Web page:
[Distutils] Executable wrappers and upgrading pip (Was: Current status of PEP 439 (pip boostrapping))

Noah Kantrowitz noah at coderanger.net
Sun Jul 14 19:43:18 CEST 2013

On Jul 14, 2013, at 10:39 AM, Noah Kantrowitz wrote:

> On Jul 14, 2013, at 10:31 AM, Ian Cordasco wrote:
>> On Sun, Jul 14, 2013 at 1:12 PM, Noah Kantrowitz <noah at coderanger.net> wrote:
>>> On Jul 14, 2013, at 9:45 AM, Steve Dower wrote:
>>>> From: Paul Moore
>>>>> On 13 July 2013 10:05, Paul Moore <p.f.moore at gmail.com> wrote:
>>>>> How robust is the process of upgrading pip using itself? Specifically on
>>>>> Windows, where these things typically seem less reliable.
>>>>> OK, I just did some tests. On Windows, "pip install -U pip" FAILS. The reason
>>>>> for the failure is simple enough to explain - the pip.exe wrapper is held open
>>>>> by the OS while it's in use, so that the upgrade cannot replace it.
>>>>> The result is a failed upgrade and a partially installed new version of pip. In
>>>>> practice, the exe stubs are probably added fairly late in the install (at least
>>>>> when installing from sdist, with a wheel that depends on the order of the files
>>>>> in the wheel), so it's probably only a little bit broken, but "a little bit
>>>>> broken" is still broken :-(
>>>>> On the other hand, "python -m pip install -U pip" works fine because it avoids
>>>>> the exe wrappers.
>>>>> There's a lot of scope for user confusion and frustration in all this. For
>>>>> standalone pip I've tended to recommend "don't do that" - manually uninstall and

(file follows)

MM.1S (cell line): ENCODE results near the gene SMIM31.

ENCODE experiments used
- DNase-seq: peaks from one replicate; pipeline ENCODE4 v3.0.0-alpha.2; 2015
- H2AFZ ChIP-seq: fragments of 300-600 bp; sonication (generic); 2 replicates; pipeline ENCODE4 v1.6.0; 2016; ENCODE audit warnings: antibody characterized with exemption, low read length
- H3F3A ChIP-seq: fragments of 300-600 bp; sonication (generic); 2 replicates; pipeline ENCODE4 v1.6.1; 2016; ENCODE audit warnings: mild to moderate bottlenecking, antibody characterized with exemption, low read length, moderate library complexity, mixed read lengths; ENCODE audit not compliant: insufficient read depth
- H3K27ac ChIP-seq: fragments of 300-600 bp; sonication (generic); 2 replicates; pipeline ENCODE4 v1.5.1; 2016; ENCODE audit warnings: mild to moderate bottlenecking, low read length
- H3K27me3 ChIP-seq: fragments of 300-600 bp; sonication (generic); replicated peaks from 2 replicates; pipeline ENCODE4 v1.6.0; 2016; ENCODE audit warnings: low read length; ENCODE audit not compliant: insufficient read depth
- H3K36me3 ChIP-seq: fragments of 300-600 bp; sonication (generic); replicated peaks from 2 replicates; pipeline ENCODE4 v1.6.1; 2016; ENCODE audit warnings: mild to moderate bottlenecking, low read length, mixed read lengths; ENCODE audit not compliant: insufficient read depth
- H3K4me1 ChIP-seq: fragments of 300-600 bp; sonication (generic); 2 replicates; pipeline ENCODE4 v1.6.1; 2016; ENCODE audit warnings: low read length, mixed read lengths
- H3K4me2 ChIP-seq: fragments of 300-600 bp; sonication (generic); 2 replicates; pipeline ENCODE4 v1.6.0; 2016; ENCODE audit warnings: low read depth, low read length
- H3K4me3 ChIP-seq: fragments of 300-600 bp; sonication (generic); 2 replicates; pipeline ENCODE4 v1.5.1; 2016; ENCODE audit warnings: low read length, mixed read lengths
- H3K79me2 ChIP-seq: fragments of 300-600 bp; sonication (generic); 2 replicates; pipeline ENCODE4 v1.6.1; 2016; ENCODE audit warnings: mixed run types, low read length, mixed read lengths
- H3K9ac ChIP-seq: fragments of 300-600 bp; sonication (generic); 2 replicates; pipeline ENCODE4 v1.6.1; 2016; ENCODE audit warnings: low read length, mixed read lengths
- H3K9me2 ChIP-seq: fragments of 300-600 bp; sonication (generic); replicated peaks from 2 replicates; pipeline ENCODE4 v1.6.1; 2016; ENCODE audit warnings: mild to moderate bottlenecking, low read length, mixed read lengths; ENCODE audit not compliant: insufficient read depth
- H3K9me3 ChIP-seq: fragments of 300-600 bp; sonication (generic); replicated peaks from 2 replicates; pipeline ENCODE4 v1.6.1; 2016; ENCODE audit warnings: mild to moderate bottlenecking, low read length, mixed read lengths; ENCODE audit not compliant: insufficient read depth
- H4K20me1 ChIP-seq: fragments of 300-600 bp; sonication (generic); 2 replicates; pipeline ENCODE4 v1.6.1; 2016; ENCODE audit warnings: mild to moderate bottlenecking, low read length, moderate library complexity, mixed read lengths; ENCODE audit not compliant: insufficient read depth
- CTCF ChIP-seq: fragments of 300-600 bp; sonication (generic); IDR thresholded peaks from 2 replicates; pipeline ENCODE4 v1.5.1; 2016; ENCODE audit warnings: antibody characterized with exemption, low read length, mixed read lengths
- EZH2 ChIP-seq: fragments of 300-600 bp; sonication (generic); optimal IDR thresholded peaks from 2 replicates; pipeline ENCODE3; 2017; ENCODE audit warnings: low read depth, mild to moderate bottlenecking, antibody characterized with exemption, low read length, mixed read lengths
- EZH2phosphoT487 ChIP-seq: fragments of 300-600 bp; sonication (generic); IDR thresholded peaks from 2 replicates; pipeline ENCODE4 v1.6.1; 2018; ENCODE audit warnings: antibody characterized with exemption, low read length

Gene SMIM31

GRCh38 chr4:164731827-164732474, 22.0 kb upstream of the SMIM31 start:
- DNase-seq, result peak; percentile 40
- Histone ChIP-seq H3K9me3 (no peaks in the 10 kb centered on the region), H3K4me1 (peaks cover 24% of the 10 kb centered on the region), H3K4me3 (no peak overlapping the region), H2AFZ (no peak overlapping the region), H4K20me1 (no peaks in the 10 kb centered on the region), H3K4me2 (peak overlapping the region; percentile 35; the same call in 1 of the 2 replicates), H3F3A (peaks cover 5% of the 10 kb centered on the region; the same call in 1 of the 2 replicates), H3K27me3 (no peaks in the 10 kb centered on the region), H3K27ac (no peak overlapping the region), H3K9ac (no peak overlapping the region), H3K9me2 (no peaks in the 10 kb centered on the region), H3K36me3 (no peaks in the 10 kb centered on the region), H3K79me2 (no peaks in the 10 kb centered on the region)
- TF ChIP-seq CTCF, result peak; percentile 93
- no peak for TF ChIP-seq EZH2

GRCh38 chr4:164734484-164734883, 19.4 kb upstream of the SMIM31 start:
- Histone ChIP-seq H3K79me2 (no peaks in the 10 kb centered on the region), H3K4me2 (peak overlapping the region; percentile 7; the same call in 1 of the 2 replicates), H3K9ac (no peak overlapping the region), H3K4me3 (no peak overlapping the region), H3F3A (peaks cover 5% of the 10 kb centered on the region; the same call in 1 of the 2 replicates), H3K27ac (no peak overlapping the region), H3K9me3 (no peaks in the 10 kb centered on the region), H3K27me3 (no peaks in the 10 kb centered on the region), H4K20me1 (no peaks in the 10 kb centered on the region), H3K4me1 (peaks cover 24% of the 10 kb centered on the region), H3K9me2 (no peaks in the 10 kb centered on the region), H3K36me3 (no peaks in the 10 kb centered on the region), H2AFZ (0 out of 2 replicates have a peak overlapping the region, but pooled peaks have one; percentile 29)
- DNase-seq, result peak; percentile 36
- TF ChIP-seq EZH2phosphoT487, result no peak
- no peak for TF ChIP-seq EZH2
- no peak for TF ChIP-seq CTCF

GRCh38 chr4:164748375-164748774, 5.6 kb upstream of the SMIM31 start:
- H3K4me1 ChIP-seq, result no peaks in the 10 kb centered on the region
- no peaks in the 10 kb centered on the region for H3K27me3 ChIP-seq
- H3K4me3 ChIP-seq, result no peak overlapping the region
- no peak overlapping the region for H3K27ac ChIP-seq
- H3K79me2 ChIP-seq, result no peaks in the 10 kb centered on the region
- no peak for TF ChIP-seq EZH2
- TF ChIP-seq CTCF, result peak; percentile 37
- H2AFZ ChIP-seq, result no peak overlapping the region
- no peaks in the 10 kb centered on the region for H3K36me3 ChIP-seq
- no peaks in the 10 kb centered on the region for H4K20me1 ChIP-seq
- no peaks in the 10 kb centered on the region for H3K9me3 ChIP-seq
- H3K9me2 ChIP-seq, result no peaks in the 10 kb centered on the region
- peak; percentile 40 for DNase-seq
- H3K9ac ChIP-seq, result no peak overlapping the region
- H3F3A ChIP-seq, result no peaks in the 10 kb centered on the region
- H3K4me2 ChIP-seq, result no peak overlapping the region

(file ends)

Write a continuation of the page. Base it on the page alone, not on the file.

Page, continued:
>>>>> reinstall pip, or recreate your virtualenv. It's not nice, but it's effective.
>>>>> That sort of advice isn't going to be realistic for a pip bundled with CPython.
>>>>> Does anyone have any suggestions?
>>>> Unless I misunderstand how the exe wrappers work (they're all the same code that looks for a .py file by the same name?) it may be easiest to somehow mark them as non-vital, such that failing to update them does not fail the installer. Maybe detect that it can't be overwritten, compare the contents/hash with the new one, and only fail if it's changed (with an instruction to use 'python -m...')?
>>>> Spawning a separate process to do the install is probably no good, since you'd have to kill the original one which is going to break command line output.
>>>> MoveFileEx (with its copy-on-reboot flag) is off the table, since it requires elevation and a reboot. But I think that's the only supported API for doing a deferred copy.
>>>> If Windows was opening .exes with FILE_SHARE_DELETE then it would be possible to delete the exe and create a new one by the same name, but I doubt that will work and in any case could not be assumed to never change.
>>>> So unless the exe wrapper is changing with each version, I think the best way of handling this is to not force them to be replaced when they have not changed.
>>> The usual way to do this is just move the existing executable to pip.exe.deleteme or something, and then write out the new one. Then on every startup (or maybe some level of special case for just pip upgrades?) try to unlink *.deleteme. Not the simplest system ever, but it gets the job done.
>> I accidentally only emailed Paul earlier, but why can't we upgrade the
>> pip module with the exe and then replace the process (using something
>> in the os.exec* family) with `python -m pip update-exe` which could
>> then succeed since the OS isn't holding onto the exe file? I could be
>> missing something entirely obvious since I haven't developed
>> (directly) on or for Windows in at least 5 years.
> Unfortunately windows doesn't actually offer the equivalent of a POSIX exec(). The various functions in os don't actually replace the current process, they just create a new one and terminate the old one. This means the controlling terminal would see the pip process as ended, so it makes showing output difficult at best.

Check that, maybe I'm wrong, does anyone know if the P_OVERLAY flag unlocks the original binary? /me drags out a windows VM …


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